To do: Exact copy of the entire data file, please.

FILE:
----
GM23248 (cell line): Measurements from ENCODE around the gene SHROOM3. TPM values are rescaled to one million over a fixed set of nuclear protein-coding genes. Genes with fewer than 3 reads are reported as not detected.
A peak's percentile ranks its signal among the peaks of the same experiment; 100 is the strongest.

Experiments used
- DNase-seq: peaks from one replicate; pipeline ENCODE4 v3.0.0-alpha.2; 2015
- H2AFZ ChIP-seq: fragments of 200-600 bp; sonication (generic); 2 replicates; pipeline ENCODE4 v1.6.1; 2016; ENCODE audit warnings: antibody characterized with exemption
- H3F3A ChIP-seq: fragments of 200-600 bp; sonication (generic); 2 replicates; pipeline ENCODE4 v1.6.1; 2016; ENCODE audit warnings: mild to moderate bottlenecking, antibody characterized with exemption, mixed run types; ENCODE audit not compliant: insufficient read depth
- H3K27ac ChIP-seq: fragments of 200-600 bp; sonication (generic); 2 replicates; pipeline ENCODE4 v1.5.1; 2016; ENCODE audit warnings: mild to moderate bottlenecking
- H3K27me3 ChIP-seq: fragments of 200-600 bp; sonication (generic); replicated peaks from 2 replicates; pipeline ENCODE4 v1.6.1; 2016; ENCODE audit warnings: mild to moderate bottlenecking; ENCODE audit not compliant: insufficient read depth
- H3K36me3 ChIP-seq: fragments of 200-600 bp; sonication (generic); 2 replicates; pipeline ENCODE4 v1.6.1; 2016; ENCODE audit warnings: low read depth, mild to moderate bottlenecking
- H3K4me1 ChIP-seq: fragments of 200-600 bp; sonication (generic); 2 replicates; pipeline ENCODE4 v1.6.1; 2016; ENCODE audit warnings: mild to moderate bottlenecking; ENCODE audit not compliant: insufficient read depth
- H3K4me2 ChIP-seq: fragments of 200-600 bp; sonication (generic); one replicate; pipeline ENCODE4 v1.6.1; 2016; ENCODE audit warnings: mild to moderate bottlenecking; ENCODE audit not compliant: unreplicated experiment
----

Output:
GM23248 (cell line): Measurements from ENCODE around the gene SHROOM3. TPM values are rescaled to one million over a fixed set of nuclear protein-coding genes. Genes with fewer than 3 reads are reported as not detected.
A peak's percentile ranks its signal among the peaks of the same experiment; 100 is the strongest.

Experiments used
- DNase-seq: peaks from one replicate; pipeline ENCODE4 v3.0.0-alpha.2; 2015
- H2AFZ ChIP-seq: fragments of 200-600 bp; sonication (generic); 2 replicates; pipeline ENCODE4 v1.6.1; 2016; ENCODE audit warnings: antibody characterized with exemption
- H3F3A ChIP-seq: fragments of 200-600 bp; sonication (generic); 2 replicates; pipeline ENCODE4 v1.6.1; 2016; ENCODE audit warnings: mild to moderate bottlenecking, antibody characterized with exemption, mixed run types; ENCODE audit not compliant: insufficient read depth
- H3K27ac ChIP-seq: fragments of 200-600 bp; sonication (generic); 2 replicates; pipeline ENCODE4 v1.5.1; 2016; ENCODE audit warnings: mild to moderate bottlenecking
- H3K27me3 ChIP-seq: fragments of 200-600 bp; sonication (generic); replicated peaks from 2 replicates; pipeline ENCODE4 v1.6.1; 2016; ENCODE audit warnings: mild to moderate bottlenecking; ENCODE audit not compliant: insufficient read depth
- H3K36me3 ChIP-seq: fragments of 200-600 bp; sonication (generic); 2 replicates; pipeline ENCODE4 v1.6.1; 2016; ENCODE audit warnings: low read depth, mild to moderate bottlenecking
- H3K4me1 ChIP-seq: fragments of 200-600 bp; sonication (generic); 2 replicates; pipeline ENCODE4 v1.6.1; 2016; ENCODE audit warnings: mild to moderate bottlenecking; ENCODE audit not compliant: insufficient read depth
- H3K4me2 ChIP-seq: fragments of 200-600 bp; sonication (generic); one replicate; pipeline ENCODE4 v1.6.1; 2016; ENCODE audit warnings: mild to moderate bottlenecking; ENCODE audit not compliant: unreplicated experiment